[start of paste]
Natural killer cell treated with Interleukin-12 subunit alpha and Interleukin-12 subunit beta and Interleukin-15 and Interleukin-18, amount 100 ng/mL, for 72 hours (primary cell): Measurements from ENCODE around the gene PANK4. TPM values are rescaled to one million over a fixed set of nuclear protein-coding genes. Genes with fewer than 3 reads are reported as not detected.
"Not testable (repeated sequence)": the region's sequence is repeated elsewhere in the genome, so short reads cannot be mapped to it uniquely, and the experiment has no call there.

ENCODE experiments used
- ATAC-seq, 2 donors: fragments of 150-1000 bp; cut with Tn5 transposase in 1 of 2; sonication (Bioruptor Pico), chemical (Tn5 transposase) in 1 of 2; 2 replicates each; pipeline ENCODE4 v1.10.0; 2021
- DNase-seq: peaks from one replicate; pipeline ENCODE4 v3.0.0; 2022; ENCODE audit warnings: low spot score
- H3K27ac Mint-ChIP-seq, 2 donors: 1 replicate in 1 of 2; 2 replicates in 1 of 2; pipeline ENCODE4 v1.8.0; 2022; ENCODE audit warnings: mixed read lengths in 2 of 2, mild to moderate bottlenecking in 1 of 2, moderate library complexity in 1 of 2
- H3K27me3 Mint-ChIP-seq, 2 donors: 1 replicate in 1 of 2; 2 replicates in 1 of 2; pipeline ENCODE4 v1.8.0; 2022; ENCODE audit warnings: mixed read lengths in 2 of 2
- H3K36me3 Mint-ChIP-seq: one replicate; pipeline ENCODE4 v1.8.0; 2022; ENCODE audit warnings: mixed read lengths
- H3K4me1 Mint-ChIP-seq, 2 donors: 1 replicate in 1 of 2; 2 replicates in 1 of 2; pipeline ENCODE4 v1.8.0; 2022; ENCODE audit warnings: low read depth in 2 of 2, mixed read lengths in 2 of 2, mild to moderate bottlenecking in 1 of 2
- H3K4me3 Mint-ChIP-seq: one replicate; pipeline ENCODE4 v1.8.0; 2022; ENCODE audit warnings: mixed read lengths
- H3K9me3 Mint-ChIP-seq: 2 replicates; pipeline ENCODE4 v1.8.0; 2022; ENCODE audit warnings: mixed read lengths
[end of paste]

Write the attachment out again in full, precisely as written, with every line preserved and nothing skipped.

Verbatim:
Natural killer cell treated with Interleukin-12 subunit alpha and Interleukin-12 subunit beta and Interleukin-15 and Interleukin-18, amount 100 ng/mL, for 72 hours (primary cell): Measurements from ENCODE around the gene PANK4. TPM values are rescaled to one million over a fixed set of nuclear protein-coding genes. Genes with fewer than 3 reads are reported as not detected.
"Not testable (repeated sequence)": the region's sequence is repeated elsewhere in the genome, so short reads cannot be mapped to it uniquely, and the experiment has no call there.

ENCODE experiments used
- ATAC-seq, 2 donors: fragments of 150-1000 bp; cut with Tn5 transposase in 1 of 2; sonication (Bioruptor Pico), chemical (Tn5 transposase) in 1 of 2; 2 replicates each; pipeline ENCODE4 v1.10.0; 2021
- DNase-seq: peaks from one replicate; pipeline ENCODE4 v3.0.0; 2022; ENCODE audit warnings: low spot score
- H3K27ac Mint-ChIP-seq, 2 donors: 1 replicate in 1 of 2; 2 replicates in 1 of 2; pipeline ENCODE4 v1.8.0; 2022; ENCODE audit warnings: mixed read lengths in 2 of 2, mild to moderate bottlenecking in 1 of 2, moderate library complexity in 1 of 2
- H3K27me3 Mint-ChIP-seq, 2 donors: 1 replicate in 1 of 2; 2 replicates in 1 of 2; pipeline ENCODE4 v1.8.0; 2022; ENCODE audit warnings: mixed read lengths in 2 of 2
- H3K36me3 Mint-ChIP-seq: one replicate; pipeline ENCODE4 v1.8.0; 2022; ENCODE audit warnings: mixed read lengths
- H3K4me1 Mint-ChIP-seq, 2 donors: 1 replicate in 1 of 2; 2 replicates in 1 of 2; pipeline ENCODE4 v1.8.0; 2022; ENCODE audit warnings: low read depth in 2 of 2, mixed read lengths in 2 of 2, mild to moderate bottlenecking in 1 of 2
- H3K4me3 Mint-ChIP-seq: one replicate; pipeline ENCODE4 v1.8.0; 2022; ENCODE audit warnings: mixed read lengths
- H3K9me3 Mint-ChIP-seq: 2 replicates; pipeline ENCODE4 v1.8.0; 2022; ENCODE audit warnings: mixed read lengths